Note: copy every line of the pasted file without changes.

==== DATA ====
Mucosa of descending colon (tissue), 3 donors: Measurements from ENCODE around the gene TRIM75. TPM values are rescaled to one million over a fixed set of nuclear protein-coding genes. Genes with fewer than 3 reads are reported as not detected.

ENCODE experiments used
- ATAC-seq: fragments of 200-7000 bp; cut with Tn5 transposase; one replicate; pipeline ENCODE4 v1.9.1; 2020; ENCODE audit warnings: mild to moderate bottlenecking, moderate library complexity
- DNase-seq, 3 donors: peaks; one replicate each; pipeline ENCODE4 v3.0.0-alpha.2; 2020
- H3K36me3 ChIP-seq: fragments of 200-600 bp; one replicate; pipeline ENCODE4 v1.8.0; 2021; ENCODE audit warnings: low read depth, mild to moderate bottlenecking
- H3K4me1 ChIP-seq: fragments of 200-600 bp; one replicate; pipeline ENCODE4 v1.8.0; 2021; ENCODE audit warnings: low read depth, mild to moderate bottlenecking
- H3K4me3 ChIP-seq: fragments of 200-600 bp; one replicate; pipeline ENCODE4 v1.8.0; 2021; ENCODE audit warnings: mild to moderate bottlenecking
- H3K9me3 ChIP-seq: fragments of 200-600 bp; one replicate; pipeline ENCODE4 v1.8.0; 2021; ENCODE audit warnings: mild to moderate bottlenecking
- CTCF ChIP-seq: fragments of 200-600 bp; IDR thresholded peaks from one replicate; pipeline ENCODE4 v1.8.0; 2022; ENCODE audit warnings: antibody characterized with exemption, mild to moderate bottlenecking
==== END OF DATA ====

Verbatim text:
Mucosa of descending colon (tissue), 3 donors: Measurements from ENCODE around the gene TRIM75. TPM values are rescaled to one million over a fixed set of nuclear protein-coding genes. Genes with fewer than 3 reads are reported as not detected.

ENCODE experiments used
- ATAC-seq: fragments of 200-7000 bp; cut with Tn5 transposase; one replicate; pipeline ENCODE4 v1.9.1; 2020; ENCODE audit warnings: mild to moderate bottlenecking, moderate library complexity
- DNase-seq, 3 donors: peaks; one replicate each; pipeline ENCODE4 v3.0.0-alpha.2; 2020
- H3K36me3 ChIP-seq: fragments of 200-600 bp; one replicate; pipeline ENCODE4 v1.8.0; 2021; ENCODE audit warnings: low read depth, mild to moderate bottlenecking
- H3K4me1 ChIP-seq: fragments of 200-600 bp; one replicate; pipeline ENCODE4 v1.8.0; 2021; ENCODE audit warnings: low read depth, mild to moderate bottlenecking
- H3K4me3 ChIP-seq: fragments of 200-600 bp; one replicate; pipeline ENCODE4 v1.8.0; 2021; ENCODE audit warnings: mild to moderate bottlenecking
- H3K9me3 ChIP-seq: fragments of 200-600 bp; one replicate; pipeline ENCODE4 v1.8.0; 2021; ENCODE audit warnings: mild to moderate bottlenecking
- CTCF ChIP-seq: fragments of 200-600 bp; IDR thresholded peaks from one replicate; pipeline ENCODE4 v1.8.0; 2022; ENCODE audit warnings: antibody characterized with exemption, mild to moderate bottlenecking